Dhikr: Remembrance

“Dhikr: Remembering the Divine”

by Rosemary Corbett

Chapter Summary

This chapter paints a rich picture of various Sufi Muslim groups who perform dhikr, or prayers of praise and remembrance, often by incorporating chanting, music, and/or dancing into their religious ceremonies. Introducing us to Sufism in New York, Rosemary Corbett takes us to three locations: Spring Valley, which is located upstate, the financial district of Manhattan; and the Upper West Side of Manhattan. Even though each of the groups she studies is associated with the same Sufi organization, the Halveti Jerrahi Sufi order, Corbett’s vivid descriptions of the rituals performed at each site reveal the fantastic variety of Muslims who ecstatically sing praises to God and the Prophet Muhammad. As they do so, some of these groups whirl their bodies around and around while others other times quietly and sedately chant litanies to aid the mind and body in achieving a peaceful, more meditative state of mind.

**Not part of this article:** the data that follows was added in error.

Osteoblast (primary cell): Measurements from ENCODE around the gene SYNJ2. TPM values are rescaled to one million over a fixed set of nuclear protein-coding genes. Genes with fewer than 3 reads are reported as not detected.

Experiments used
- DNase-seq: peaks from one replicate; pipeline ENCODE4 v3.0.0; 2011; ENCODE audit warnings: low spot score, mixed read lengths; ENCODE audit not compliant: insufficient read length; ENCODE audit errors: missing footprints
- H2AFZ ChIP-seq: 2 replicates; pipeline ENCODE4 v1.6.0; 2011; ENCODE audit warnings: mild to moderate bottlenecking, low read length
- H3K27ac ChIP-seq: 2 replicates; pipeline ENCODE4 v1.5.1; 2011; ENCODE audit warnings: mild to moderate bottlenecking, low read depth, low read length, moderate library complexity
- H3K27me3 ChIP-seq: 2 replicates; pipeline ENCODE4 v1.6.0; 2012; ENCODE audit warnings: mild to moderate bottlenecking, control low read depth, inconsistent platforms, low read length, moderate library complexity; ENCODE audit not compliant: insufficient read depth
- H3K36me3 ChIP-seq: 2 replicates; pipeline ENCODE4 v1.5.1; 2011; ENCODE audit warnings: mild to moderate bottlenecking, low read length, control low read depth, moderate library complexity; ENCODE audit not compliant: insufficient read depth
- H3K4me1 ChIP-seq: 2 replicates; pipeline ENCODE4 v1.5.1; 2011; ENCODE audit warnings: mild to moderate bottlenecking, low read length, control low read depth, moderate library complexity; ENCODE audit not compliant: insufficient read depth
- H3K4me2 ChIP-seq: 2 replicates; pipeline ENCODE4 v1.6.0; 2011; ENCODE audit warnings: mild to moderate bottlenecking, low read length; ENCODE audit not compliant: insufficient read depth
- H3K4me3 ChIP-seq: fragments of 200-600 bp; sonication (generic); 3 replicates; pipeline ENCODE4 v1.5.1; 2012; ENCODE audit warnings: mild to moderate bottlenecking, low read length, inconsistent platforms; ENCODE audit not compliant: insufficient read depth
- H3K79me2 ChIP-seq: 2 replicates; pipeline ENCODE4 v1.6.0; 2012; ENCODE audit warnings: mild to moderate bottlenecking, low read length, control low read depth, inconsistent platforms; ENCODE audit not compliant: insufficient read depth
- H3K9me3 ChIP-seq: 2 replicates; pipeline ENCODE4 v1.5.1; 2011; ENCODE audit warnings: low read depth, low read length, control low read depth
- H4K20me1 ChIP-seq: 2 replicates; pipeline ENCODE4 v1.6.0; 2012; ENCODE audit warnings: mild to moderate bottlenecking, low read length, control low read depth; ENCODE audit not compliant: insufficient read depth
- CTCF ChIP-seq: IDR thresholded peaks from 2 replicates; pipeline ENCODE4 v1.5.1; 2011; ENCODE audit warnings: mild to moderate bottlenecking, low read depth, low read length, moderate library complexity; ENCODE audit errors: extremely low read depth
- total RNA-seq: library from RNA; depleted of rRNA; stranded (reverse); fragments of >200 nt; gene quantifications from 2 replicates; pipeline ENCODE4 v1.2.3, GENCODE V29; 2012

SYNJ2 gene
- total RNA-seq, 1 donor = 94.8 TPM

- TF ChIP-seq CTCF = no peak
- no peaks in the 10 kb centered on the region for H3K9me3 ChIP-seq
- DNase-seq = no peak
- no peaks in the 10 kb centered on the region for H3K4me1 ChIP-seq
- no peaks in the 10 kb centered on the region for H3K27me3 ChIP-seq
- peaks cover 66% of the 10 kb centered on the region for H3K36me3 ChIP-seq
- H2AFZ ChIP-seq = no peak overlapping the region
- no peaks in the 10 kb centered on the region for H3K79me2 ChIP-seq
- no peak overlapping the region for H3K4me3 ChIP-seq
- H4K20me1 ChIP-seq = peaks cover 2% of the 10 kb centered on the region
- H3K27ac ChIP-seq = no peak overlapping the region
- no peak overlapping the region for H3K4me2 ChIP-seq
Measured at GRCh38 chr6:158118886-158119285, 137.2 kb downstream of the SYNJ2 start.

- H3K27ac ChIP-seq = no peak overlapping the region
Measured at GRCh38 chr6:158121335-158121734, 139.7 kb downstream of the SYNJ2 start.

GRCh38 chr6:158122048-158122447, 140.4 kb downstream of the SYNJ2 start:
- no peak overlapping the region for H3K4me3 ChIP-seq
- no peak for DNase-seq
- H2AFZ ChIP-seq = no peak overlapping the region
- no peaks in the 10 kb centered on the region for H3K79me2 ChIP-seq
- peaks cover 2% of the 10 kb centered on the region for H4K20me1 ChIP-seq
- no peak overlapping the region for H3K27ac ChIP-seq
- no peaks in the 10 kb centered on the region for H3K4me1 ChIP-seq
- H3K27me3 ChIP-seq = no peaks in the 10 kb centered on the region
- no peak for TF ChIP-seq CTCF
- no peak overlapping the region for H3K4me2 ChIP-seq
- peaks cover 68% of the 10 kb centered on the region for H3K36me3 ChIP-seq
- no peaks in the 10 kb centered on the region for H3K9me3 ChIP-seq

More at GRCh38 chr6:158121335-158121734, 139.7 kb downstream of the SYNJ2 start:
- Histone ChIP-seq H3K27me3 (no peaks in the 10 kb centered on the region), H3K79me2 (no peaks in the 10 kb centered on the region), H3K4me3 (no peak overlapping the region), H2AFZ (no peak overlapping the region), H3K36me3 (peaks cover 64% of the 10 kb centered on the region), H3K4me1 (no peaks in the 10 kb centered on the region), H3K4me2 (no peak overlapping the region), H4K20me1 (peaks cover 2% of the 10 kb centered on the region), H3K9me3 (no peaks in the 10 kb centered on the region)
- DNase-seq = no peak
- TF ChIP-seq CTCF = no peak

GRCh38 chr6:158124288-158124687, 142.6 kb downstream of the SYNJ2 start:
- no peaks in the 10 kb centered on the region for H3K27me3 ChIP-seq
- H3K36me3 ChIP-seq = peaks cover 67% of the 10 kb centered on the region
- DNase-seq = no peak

Discussion Questions

  • Describe the different kinds of dhikr that Muslim Americans perform in the three groups that Rosemary Corbett explores. Be specific and be sure to include examples in illustrating your answers.
  • Discuss the different histories of these three groups.
  • Why do Muslims who perform dhikr consider it to be so important? How is it meaningful to them?

Group Exercises

Rosemary R. Corbett (Ph.D., Columbia) is faculty fellow at the Bard Prison Initiative. She is author of numerous articles on Islam and the United States. Her first book is Making Moderate Islam: Sufism, Service, and the “Ground Zero Mosque” Controversy.